Lost in Leederville with Lana Del Rey


Thank you Lana for helping me find the voice of my story

So, the other night, after a difficult experience, after a big old cry on the side of the road (even the most upbeat gals sometimes get pulled down by their melancholy defeatist Ms Ego’s … the trick is to start the damn car and get back on the road), I found myself driving home in the rain and dark with a flat mobile battery, petrol light on and no idea where I was.  

I ended up taking a long drive through Perth’s inner Northern Suburbs, which I have never really been through, not having done much in Perth until now but work and study for a career I didn’t love.  I finally figured out I was in Leederville (still no petrol station in sight) so to distract from my panic that I would be stuck on the side of the road in my daughter’s 96 Barina, I started to notice the lovely facades of some of the lovely 1930’s buildings (among the not-so-lovely), all while listening to the lovelier Lana Del Rey sing about her honey liking the bad girls in “Video Games”.  

It came to me in a flash, the struggle I have endured trying to find a voice for my story.  Trying to find a muse for one of my main characters – the gorgeous but troubled prostitute who learns one dark secret too many.  As Lana was singing, it all clicked.  A writer friend suggested I check out the “Noir” style of writing after I read out some of my story in our little class, and explained that I was having trouble finding the “voice” for my tale.  I really like Noir fiction, and I was pretty sure that is what I wanted to write – with a more modern twist.  Herein lay the challenge – how to incorporate the Noir style with my fast paced thriller set in modern-day Western Australia and South East Asia.  I have been struck down with inertia and unable to move my story forward for fear of not obeying the genre norms and hence creating something that will struggle to resonate with a publisher for fear of finding an audience.  The other thing I am struggling with is how to write my characters in this style whilst still making them strong and memorable characters and not dishonouring my feminist heart.  Can victims also be champions?  Of course, whilst I have written this book totally for me, like most writers, I do (I really really do) want to score a publishing deal, as I think it is a tale others will want to read.  Besides, It is not a thesis for my undergrad women’s studies unit – it is a work of fiction!!!!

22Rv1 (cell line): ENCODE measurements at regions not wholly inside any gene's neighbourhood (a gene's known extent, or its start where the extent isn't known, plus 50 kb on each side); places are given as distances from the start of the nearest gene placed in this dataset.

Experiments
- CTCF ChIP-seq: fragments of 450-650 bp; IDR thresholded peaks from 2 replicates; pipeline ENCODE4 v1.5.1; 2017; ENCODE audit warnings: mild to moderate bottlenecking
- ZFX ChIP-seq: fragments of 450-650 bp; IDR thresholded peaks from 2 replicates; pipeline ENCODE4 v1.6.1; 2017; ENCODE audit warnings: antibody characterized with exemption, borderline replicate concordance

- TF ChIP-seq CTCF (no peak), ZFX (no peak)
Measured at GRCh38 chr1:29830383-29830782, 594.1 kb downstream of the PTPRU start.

One of the aspects of Noir fiction is that usually the protagonist is not a detective, but instead either a victim, a suspect, or a perpetrator.  Given that my protagonist is a detective with a bad girl side, I have been really scared that if I produce something that is as far from Noir as Tony Abbott is from Germaine Greer … Will I have to start all over again?  This writing gig is hurting my brain.


But hey, aren’t rules meant to be broken, and besides my novel checks other Noir boxes… Other common characteristics of Noir include the self-destructive qualities of the protagonist – check.  A typical protagonist of the Noir fiction is dealing with the legal, political or other system that is no less corrupt than the perpetrator by whom the protagonist is either victimised and/or has to victimise others on a daily basis, leading to a lose-lose situation – check.

Anyway, worrying about it now is not going to get the damn thing written … and I think I can make it work.  I got home and checked out more of Lana’s work – her little gem of a video for “Ride”, and found my muse.  

You can watch it here: http://www.youtube.com/watch?v=nvb8wdBglpw … 

Thanks Lana and Leederville …

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